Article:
16. The publication line in the first edition of the print indicates that it was obtainable ‘Sul campo de san Stephano’. Benalio is reported to have lost all stock stored on the monastery premises. In a supplica of 30 January 1529, he appealed to the Venetian Senate for renewal of privileges for reprinting the destroyed works (his request was granted 22 April 1529, but with respect to three works only); see Vittorio Rossi, ‘Bazzecole bibliografiche: ii. Un incendio a Venezia e il tipografo Bernardino Benalio’ in Il libro e la stampa, new series, volume 4 (no. 2, 1910), pp.51–55.

17. On the viewing and storing of prints, see Michael Bury, ‘The taste for prints in Italy to c. 1600’ in Print Quarterly 2 (1985), pp.12–26.

18. Assembled, 790 × 1076 mm (800 × 1098 mm, Rapp’s measurement). Provenance: ex-Ambroise Firmin-Didot (1790–1876); his sale by Maurice Delestre, Catalogue illustré des dessins et estampes composant la collection de M. Ambroise Firmin-Didot, Paris, 16 April–12 May 1877, p.215 lot 2171: ‘Carpi (Ugo da). Mort en 1523. Le Sacrifice d’Abraham. Grande estampe en quatre planches… En haut, vers la gauche, sur une tablette, on lit: In Venetia per Ugo da carpi || Stampata per Bernardino || benalio : Cū priuilegio [con]cesso || per lo Illustrissimo Senato. Sul cāpo de San Stephano. Gravure sur bois. Extrêmement rare. Superbe épreuve’ (link). The print was bought by the Stuttgart art dealer H.G. Gutekunst and acquired by the Berlin Museum in 1877 (Friedrich Lippmann, in Jahrbuch der Königlich Preußischen Kunstsammlungen, 1, 1880, p.275). Literature: Rosand and Muraro, op. cit., Fig. I–7; Karpinski, op. cit., 1976, pp.258–274 (p.258; reproduced p.259 Fig. 1); David Landau, in The Genius of Venice 1500–1600, op. cit., pp.320–321 no. P17; Rapp, op. cit., pp.43–61 Figs. 1, 2, 5, 22, 25; Gert Jan van der Sman, De eeuw van Titiaan: Venetiaanse prenten uit de Renaissance, catalogue for an exhibition held at Maastricht, 17 November 2002–16 February 2003 (Zwolle 2002), pp.104–105 (reproduced p.105); Witcombe, op.cit., Fig. 7a.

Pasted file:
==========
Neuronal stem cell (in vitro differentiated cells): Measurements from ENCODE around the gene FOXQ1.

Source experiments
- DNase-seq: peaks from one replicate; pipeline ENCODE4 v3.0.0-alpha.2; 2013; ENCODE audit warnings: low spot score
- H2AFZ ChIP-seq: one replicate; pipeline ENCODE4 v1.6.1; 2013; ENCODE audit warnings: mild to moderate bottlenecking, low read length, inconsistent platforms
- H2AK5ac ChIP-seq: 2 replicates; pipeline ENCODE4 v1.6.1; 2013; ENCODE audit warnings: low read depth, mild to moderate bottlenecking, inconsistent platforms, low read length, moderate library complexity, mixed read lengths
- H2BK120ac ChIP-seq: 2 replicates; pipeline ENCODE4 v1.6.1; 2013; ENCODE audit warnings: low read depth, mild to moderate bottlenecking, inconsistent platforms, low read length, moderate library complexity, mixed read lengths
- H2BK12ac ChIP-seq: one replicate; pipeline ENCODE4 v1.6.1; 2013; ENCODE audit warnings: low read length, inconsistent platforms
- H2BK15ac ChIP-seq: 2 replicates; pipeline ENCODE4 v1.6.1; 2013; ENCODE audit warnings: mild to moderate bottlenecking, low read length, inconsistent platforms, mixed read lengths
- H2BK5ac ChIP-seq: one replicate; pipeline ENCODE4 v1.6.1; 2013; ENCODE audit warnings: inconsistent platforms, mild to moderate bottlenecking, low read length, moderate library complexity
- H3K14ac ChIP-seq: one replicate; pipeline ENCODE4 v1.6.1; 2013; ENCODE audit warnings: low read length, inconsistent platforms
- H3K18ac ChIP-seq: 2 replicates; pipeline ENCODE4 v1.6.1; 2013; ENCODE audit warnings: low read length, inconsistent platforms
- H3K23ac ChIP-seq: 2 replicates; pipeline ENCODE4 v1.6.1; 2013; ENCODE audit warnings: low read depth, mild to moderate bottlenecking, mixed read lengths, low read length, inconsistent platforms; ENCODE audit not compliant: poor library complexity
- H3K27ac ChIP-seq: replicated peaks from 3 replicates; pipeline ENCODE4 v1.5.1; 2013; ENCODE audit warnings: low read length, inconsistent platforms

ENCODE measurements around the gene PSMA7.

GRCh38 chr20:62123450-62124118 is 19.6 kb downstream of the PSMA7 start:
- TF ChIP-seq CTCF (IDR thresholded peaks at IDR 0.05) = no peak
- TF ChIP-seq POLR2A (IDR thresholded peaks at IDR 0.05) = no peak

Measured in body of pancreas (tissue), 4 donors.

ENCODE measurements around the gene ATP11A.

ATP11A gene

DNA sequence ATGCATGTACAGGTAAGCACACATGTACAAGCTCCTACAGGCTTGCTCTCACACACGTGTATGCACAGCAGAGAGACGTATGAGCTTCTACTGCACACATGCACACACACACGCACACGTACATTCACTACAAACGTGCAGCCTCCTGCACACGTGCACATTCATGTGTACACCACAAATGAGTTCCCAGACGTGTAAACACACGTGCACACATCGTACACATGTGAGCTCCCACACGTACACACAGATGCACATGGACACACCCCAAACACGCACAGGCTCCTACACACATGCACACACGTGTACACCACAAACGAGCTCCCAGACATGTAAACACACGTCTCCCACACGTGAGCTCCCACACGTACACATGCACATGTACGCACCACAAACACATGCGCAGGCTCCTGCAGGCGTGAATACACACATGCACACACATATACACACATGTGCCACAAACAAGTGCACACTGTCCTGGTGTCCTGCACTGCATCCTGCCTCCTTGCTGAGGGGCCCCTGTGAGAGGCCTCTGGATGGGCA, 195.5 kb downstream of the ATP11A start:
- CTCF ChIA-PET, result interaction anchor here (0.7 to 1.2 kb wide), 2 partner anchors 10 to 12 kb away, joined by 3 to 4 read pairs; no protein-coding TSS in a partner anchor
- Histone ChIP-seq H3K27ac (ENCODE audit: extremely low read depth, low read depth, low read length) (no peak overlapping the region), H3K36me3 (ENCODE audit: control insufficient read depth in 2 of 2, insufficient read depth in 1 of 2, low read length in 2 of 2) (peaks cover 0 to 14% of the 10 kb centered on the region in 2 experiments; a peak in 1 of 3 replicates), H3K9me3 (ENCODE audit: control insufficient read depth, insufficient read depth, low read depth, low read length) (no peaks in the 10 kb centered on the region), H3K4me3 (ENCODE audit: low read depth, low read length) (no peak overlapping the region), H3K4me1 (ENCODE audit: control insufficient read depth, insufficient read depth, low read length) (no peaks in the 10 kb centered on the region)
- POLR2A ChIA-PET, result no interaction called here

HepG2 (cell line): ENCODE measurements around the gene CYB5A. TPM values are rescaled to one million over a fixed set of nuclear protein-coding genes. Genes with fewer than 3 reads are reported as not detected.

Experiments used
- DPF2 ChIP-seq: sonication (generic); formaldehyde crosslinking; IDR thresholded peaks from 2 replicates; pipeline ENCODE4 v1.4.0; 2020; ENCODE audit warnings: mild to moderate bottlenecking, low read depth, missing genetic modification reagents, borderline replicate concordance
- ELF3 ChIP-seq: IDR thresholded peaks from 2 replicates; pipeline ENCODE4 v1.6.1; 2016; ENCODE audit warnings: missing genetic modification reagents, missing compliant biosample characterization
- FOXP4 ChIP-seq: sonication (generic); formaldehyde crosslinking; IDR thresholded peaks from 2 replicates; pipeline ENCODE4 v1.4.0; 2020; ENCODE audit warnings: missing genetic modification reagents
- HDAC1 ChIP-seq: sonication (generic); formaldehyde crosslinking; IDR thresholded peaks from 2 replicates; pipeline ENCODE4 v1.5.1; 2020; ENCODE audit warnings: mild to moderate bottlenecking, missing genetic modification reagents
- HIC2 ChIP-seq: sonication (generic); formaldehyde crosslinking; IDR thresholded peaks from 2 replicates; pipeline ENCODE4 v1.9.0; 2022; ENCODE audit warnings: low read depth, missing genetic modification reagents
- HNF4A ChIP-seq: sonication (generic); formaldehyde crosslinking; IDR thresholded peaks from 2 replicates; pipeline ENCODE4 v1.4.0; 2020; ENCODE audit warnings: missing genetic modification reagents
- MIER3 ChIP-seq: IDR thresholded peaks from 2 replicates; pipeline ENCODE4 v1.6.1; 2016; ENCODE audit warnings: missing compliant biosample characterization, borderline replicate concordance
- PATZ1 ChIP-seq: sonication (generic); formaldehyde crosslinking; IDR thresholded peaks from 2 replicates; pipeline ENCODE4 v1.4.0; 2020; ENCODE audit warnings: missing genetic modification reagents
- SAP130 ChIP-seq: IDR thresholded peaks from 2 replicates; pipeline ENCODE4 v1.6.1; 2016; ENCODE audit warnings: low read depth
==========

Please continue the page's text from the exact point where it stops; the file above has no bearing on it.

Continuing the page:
19. Literature: McDonald, op. cit., pp.487–488 no. 2686 (imprint recorded in the collector’s catalogue as ‘En Venetia por Hugo de Carpi y Bernardino Benalio…’).

20. Essling, op. cit., iii, pp.109–110 (an unlocated impression is reproduced; link); judging by the reproduction, it is the Firmin-Didot impression now in Berlin.

21. Cf. La sancta croce che se insegna alli puti in terza rima: L’alphabeto nel qual si trovano li errori che regnano nel modo a questi tempi, a quarto of 4 leaves of verse, with imprint ‘a Venezia per el Benali sul ca[m]po de san Stephano’ (Essling, op cit., ii/2, p.631 no. 2543, link; not recorded by Edit 16).